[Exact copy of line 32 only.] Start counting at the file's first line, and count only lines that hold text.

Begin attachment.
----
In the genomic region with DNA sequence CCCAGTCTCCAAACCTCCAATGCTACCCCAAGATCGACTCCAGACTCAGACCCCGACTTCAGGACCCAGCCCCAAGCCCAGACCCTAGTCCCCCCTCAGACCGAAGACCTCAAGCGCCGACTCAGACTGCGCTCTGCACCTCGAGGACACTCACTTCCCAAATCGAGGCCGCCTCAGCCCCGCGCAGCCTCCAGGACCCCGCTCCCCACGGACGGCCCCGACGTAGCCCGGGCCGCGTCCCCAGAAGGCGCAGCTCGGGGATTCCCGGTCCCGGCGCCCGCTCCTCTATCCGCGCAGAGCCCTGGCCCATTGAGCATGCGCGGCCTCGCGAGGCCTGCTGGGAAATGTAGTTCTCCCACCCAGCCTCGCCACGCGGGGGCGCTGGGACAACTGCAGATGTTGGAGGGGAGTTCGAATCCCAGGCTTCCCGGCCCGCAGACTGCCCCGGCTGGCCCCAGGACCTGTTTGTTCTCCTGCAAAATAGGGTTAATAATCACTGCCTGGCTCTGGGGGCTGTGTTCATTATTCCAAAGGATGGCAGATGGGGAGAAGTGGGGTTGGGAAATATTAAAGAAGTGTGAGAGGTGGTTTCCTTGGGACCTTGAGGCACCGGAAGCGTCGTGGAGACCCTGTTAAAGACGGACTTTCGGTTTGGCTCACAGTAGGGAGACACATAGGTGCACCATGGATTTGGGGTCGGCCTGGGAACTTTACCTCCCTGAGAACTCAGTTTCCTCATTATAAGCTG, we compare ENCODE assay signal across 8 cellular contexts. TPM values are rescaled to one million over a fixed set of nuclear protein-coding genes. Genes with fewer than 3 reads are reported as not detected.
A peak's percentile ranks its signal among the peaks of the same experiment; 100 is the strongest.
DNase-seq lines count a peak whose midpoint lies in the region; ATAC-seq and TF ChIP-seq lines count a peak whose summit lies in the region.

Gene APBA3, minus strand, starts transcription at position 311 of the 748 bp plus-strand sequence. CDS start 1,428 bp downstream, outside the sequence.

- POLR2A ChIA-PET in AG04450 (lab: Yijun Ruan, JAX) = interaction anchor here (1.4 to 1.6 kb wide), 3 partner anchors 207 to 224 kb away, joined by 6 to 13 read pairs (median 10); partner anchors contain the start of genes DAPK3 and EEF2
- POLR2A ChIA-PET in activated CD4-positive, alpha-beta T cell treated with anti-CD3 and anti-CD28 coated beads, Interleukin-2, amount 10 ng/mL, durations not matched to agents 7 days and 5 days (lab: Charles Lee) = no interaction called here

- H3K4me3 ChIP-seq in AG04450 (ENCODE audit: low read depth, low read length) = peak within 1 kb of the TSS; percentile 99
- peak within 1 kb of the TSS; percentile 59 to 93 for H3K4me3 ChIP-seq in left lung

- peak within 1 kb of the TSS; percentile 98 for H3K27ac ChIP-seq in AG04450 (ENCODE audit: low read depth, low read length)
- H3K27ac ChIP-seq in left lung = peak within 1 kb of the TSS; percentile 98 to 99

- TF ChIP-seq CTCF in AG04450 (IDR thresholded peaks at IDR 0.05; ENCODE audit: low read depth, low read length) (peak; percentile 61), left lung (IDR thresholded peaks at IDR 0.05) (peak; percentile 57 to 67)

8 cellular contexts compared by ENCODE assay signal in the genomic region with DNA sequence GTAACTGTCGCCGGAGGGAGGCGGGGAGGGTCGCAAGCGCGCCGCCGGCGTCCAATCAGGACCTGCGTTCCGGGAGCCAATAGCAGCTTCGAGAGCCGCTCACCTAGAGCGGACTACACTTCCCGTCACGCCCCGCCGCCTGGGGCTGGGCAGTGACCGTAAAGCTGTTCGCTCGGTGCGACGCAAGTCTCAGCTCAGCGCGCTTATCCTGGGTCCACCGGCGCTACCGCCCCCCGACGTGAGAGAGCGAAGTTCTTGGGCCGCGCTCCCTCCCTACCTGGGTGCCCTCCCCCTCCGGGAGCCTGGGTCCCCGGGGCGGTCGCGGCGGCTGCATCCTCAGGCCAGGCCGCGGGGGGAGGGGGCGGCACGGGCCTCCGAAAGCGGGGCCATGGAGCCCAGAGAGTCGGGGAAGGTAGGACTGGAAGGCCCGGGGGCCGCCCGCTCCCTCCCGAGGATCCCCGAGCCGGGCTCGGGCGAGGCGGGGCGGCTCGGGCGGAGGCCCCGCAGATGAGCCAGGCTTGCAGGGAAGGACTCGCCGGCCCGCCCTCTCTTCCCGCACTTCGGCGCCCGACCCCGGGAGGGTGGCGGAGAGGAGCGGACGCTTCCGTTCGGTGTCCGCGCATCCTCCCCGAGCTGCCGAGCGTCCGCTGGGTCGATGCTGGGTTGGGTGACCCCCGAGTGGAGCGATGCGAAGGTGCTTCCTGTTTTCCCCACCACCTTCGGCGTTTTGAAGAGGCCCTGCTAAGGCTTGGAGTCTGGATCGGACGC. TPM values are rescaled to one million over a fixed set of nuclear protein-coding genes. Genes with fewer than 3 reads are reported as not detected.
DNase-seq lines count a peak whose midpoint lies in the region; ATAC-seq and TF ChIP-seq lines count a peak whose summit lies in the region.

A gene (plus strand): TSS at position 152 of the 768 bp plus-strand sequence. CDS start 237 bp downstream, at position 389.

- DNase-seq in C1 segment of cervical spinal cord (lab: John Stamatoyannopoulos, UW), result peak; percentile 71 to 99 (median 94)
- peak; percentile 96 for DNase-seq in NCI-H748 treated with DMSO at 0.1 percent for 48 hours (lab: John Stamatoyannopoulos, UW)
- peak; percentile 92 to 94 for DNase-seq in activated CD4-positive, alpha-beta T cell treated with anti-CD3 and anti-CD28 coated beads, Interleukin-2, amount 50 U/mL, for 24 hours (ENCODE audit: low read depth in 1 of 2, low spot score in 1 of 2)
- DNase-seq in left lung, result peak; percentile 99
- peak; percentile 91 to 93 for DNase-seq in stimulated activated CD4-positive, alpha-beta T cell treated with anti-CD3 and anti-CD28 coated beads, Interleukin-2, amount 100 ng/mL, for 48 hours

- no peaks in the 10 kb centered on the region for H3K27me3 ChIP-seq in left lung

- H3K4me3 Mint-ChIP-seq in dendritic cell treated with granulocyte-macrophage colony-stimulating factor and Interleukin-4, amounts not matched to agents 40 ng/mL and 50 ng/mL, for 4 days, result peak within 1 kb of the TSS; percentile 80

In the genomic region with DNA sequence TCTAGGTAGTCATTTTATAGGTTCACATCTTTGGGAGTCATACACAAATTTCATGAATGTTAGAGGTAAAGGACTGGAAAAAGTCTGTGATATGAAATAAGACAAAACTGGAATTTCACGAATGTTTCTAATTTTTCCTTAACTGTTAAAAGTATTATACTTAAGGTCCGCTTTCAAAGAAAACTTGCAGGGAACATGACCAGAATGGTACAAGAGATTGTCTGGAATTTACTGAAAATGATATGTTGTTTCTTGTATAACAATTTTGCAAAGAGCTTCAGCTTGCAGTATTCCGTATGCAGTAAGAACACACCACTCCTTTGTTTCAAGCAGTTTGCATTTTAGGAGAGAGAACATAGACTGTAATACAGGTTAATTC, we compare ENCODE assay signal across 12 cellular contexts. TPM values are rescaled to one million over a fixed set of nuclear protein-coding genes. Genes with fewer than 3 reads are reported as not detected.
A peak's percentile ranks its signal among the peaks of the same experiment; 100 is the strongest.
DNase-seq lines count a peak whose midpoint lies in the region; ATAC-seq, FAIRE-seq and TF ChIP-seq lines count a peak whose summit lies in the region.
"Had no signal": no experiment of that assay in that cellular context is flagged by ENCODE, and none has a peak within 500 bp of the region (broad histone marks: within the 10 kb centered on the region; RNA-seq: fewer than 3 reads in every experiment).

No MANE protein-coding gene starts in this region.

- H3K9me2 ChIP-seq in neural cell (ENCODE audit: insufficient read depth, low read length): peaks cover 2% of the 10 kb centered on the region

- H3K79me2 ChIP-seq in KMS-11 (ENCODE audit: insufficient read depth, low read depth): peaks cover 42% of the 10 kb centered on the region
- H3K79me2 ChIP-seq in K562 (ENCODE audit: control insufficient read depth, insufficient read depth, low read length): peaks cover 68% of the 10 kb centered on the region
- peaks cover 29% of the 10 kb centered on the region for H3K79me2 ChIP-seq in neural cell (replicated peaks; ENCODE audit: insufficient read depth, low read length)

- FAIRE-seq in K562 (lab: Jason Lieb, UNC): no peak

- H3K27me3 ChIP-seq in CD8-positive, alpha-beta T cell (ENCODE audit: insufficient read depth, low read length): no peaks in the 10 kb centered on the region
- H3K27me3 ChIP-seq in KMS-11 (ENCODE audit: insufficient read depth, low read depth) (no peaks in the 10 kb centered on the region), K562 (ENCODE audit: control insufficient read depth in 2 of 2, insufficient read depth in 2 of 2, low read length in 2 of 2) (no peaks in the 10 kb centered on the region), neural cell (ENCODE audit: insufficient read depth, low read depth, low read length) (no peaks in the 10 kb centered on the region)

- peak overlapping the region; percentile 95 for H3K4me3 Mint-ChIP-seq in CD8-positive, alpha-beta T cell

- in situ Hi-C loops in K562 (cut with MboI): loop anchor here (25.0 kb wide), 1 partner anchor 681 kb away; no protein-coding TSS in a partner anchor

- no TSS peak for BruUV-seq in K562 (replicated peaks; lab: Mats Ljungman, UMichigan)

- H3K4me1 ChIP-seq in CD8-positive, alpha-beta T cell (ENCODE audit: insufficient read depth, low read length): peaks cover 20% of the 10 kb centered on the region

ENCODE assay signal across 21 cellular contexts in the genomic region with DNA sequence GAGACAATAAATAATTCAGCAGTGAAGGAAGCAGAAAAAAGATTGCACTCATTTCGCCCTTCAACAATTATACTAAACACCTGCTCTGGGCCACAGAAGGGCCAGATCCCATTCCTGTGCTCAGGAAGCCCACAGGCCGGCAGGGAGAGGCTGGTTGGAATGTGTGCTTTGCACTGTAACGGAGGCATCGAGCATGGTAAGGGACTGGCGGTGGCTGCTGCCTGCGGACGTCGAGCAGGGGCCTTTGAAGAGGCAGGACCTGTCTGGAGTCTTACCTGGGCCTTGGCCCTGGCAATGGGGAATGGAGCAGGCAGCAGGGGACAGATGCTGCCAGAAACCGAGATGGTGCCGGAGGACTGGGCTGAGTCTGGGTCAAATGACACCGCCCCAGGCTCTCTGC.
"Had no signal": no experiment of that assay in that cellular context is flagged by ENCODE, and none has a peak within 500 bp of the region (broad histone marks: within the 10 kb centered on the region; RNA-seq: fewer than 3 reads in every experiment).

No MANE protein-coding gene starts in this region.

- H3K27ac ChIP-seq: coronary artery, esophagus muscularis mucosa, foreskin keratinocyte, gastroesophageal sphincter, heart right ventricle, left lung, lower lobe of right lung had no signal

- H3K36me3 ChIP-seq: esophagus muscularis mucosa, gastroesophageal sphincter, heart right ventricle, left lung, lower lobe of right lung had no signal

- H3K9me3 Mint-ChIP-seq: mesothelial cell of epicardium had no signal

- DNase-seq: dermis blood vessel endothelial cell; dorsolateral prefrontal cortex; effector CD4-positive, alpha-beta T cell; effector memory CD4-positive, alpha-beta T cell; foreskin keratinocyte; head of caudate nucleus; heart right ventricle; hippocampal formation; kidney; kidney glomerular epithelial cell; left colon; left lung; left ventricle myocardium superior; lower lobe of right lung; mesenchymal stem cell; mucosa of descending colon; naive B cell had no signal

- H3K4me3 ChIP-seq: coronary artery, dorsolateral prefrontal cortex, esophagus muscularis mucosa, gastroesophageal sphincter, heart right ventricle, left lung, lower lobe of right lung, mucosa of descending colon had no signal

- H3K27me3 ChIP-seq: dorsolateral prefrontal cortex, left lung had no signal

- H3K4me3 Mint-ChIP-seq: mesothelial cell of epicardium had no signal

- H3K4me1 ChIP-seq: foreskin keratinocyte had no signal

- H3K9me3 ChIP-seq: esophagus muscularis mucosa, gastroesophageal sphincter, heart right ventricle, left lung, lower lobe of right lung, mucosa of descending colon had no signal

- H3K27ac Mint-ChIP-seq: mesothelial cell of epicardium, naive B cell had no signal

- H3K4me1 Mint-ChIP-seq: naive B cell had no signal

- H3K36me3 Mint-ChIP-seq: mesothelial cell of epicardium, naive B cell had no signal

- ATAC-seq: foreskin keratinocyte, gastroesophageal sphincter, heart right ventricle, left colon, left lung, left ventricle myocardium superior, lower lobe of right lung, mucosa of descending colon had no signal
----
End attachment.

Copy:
- H3K27me3 ChIP-seq in CD8-positive, alpha-beta T cell (ENCODE audit: insufficient read depth, low read length): no peaks in the 10 kb centered on the region